Some had hoped for a dramatic and inspiring last throw of the dice to drag a confused, beleaguered and sometimes reluctant country forward, but Prime Minister George Papandreou’s speech in Thessaloniki last weekend felt distinctly like an admission of defeat.
Any address that begins by focusing on the failings of the previous government, as Papandreou’s did by rehashing the argument about New Democracy’s disastrous management of the Greek economy, is condemned to look back rather than forward.
While the debate about what went wrong in Greece over the last decade and beyond must take place, the country’s politicians have proved that they cannot be the ones to lead the discussion. Over the last two years, they have shed no light on the issue and have shied away from any process that would apportion blame to decision makers.
To choose this as your opening gambit in a keynote speech at a time when Greece is sliding toward bankruptcy can only mean you want to claim a good spot from which to climb out of the rubble that will be left. Papandreou did not speak like a man who believes the collapse can be avoided.
There was an attempt to strike a more optimistic note by focusing on tourism, agriculture, renewable energy sources and gas exploration as possible sources of growth in the years to come but the references were too nebulous to stir hope in a country whose economy is set to shrink by 5 percent of gross domestic product this year, the third straight year of recession. Sprinkling salt on a stone cold meal won’t make it taste better.
The appetite for such empty gestures has long disappeared. Just like promises to reform the public sector, Greeks have heard the assertions about “green growth” and other well-intentioned projects many times before but little has materialized. This is as evident to those who walk down the street as it to those who study economic statistics. According to this month’s state budget report, ordinary revenue is at 30.6 billion euros, almost 2 billion down on last year, and expenditure, at 47.4 billion, is nearly 4 billion higher than it was last year. That’s hardly a sign of progress.
It’s the same story with tax evasion. The government has repeatedly told voters it will hunt down tax dodgers but at the Thessaloniki International Fair, the prime minister simply issued an embarrassed plea to business owners to pay their dues. In a telling moment, TV cameras showed Constantinos Michalos, the head of the Athens Chamber of Commerce and Industry, wriggling in his seat and grimacing with annoyance after the premier dared to suggest that some of his members might carry some blame for the country’s ills.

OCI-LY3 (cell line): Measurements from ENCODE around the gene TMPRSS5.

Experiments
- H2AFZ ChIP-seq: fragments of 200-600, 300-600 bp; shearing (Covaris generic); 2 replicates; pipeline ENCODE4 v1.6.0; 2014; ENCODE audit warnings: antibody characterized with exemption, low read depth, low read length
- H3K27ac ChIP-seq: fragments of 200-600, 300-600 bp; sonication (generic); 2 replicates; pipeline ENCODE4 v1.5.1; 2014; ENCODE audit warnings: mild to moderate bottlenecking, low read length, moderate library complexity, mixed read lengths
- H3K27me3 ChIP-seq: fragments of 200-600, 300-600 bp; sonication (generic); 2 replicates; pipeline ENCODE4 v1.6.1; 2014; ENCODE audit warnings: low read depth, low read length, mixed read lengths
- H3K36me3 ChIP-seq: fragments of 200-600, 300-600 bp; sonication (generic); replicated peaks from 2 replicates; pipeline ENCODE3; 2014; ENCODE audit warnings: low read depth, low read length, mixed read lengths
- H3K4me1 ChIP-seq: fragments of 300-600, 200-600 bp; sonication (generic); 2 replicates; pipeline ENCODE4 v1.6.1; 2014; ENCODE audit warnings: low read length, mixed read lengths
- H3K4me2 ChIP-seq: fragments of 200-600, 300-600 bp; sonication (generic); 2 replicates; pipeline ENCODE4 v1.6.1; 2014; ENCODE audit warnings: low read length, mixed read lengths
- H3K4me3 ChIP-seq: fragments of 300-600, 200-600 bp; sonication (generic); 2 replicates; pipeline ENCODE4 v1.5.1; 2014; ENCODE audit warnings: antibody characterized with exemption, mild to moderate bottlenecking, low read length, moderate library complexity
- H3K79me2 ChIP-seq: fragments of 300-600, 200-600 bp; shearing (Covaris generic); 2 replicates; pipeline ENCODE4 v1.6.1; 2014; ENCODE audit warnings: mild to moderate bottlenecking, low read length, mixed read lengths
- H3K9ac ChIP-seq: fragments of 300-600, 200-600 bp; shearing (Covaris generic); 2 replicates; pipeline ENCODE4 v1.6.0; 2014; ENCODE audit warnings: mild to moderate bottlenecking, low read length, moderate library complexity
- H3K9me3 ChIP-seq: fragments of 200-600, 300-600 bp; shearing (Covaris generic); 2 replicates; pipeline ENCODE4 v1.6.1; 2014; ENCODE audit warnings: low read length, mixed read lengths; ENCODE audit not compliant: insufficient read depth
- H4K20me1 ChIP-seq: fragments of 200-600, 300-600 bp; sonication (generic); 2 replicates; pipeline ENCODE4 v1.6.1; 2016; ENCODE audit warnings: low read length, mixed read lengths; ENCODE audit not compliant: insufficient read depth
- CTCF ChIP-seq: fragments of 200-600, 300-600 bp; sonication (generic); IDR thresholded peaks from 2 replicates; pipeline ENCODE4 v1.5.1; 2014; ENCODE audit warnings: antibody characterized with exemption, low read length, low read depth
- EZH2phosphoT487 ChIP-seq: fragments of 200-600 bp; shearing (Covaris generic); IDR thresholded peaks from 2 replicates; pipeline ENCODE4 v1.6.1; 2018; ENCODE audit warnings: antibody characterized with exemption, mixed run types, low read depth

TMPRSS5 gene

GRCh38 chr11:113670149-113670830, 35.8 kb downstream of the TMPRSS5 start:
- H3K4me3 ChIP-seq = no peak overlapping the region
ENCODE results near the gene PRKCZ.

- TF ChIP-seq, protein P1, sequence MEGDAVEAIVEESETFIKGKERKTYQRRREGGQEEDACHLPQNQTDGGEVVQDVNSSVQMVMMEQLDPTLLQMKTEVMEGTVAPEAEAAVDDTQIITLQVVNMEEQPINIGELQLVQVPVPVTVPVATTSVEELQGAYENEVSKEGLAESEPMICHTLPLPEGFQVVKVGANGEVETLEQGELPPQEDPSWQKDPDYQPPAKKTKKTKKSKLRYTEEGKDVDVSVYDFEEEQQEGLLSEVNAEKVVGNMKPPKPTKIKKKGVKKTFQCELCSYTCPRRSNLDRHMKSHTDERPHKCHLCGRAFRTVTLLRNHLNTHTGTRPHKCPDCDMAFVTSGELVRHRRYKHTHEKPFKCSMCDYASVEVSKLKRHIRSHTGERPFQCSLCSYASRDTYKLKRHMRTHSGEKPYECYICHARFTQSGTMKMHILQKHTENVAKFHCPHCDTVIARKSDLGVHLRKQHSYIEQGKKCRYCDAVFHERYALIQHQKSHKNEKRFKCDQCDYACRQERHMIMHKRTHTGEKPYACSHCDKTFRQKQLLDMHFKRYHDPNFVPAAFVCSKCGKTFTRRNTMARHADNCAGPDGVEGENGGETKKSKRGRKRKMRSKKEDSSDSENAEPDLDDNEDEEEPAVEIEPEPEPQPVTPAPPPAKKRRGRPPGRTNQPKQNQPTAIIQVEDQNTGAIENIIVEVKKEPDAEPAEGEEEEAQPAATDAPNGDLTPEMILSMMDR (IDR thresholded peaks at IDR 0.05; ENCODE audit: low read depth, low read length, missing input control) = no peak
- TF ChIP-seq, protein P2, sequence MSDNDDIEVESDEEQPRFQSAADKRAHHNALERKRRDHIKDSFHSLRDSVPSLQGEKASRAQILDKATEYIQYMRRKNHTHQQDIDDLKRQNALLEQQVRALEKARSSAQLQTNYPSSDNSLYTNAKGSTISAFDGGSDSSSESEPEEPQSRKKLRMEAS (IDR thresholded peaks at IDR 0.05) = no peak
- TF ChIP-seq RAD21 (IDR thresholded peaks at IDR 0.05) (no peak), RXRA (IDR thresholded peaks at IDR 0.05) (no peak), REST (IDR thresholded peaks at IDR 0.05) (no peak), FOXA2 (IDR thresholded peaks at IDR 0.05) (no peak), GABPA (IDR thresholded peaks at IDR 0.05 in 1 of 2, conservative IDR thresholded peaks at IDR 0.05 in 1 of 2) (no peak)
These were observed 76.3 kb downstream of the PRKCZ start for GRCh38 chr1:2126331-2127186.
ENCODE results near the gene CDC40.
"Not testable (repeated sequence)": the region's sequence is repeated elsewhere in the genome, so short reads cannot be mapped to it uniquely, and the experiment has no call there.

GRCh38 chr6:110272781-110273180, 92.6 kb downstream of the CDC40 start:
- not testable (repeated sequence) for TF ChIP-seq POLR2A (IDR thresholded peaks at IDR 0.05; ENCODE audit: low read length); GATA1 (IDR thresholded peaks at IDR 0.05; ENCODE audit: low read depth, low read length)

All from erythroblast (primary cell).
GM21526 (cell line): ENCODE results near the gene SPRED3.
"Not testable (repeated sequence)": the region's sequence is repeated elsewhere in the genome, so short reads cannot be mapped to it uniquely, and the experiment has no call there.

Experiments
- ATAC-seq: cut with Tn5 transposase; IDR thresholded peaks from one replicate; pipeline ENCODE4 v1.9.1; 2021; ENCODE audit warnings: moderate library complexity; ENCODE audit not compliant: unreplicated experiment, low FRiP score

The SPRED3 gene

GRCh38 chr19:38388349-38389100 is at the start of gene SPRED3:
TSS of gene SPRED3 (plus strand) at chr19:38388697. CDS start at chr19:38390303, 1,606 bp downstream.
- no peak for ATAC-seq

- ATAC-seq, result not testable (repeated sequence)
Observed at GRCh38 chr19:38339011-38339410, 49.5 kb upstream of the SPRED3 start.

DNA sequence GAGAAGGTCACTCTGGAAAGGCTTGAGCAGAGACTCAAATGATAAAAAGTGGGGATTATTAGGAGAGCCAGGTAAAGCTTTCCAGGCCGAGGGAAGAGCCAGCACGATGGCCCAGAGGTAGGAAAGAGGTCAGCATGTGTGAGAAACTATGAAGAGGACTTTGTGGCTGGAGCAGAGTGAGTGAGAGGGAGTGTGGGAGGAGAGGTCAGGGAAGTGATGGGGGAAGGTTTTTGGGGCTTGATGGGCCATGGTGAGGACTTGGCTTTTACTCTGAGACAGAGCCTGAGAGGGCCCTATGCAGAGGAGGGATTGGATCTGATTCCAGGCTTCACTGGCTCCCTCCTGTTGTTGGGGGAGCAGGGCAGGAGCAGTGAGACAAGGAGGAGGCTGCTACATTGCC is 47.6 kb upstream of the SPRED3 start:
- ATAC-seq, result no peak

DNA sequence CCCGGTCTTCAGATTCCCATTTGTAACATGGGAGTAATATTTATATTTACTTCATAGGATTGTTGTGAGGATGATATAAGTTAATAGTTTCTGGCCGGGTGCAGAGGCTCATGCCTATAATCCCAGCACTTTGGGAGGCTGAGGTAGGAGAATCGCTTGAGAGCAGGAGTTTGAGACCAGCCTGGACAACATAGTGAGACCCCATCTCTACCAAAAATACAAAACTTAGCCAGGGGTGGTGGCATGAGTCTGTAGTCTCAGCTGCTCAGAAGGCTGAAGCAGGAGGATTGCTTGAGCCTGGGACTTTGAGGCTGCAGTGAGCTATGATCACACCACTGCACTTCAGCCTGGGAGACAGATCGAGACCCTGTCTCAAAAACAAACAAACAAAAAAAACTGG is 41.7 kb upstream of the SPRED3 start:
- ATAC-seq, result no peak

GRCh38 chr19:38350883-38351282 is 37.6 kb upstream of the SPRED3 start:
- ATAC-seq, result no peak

Soon after this entertaining charade, the working and middle classes were hit by yet another tax to fill a new hole in Greece’s finances. Homeowners – including families that supported the construction sector they were told was so vital for the Greek economy by buying homes at inflated prices over the last decade with loans from banks benefiting from cheap credit – will have to pay an average of four euros per square meter to raise the 2 billion euros that Athens needs to secure the next round of funding from the European Union and the International Monetary Fund. Economists, meanwhile, estimate that this real estate tax will lead to the economy contracting by another 0.5 percent of GDP this year.
In these circumstances, Papandreou’s speech can only be seen as a formulaic response to a problem for which all known formulas have failed. The prime minister has been content with scuffing his shoes kicking up dust when he needed to get in the game and change it. Greece accepted hands-down from its lenders a damaging package, described by the Telegraph’s international business editor Ambrose Evans-Pritchard this week as the “most violent fiscal deflation ever inflicted on a modern developed economy.” Athens acquiesced, knowing it was incapable of implementing it and then kept renegotiating targets that it could never meet. In the process, it used up the eurozone’s good will and allowed its people to be portrayed as Europe’s delinquents. All the time, it failed to use its only strong card — the fact that eurozone banks were exposed to Greek debt — to push its partners to choose bolder remedies and rethink the euro.
Instead, Greece has been relegated to the role of a whipping boy that could be cast adrift at any moment. “Instead of recognizing the collective EU failure at every stage of this debacle, the creditor powers are taking out their fury on what is now a victim,” wrote Evans-Pritchard.
Rather than reaching for solutions to the problem afflicting Greece and affecting others, eurozone members are gradually turning their backs on each other. Worthwhile ideas such as Eurobonds and closer economic governance are buckling under the weight of domestic political concerns and are being replaced by talk of sanctions and expulsions.
“Politics, it is said, is the art of the possible,” wrote Harvard University professor Dani Rodrik this week while commenting on the economic problems in the US and the eurozone. “But possibilities are shaped by our decisions as much as they are by our circumstances. As matters currently stand, when future generations place our leaders in historical perspective, they will most likely reproach them, above all, for their lack of institutional imagination.”
This ingredient was just one of many things that were missing from Papandreou’s speech on Saturday and the government’s efforts over the last two years. The absence of this imagination is one of the many reasons that Greece, like its prime minister, is beginning to look as if it has accepted defeat.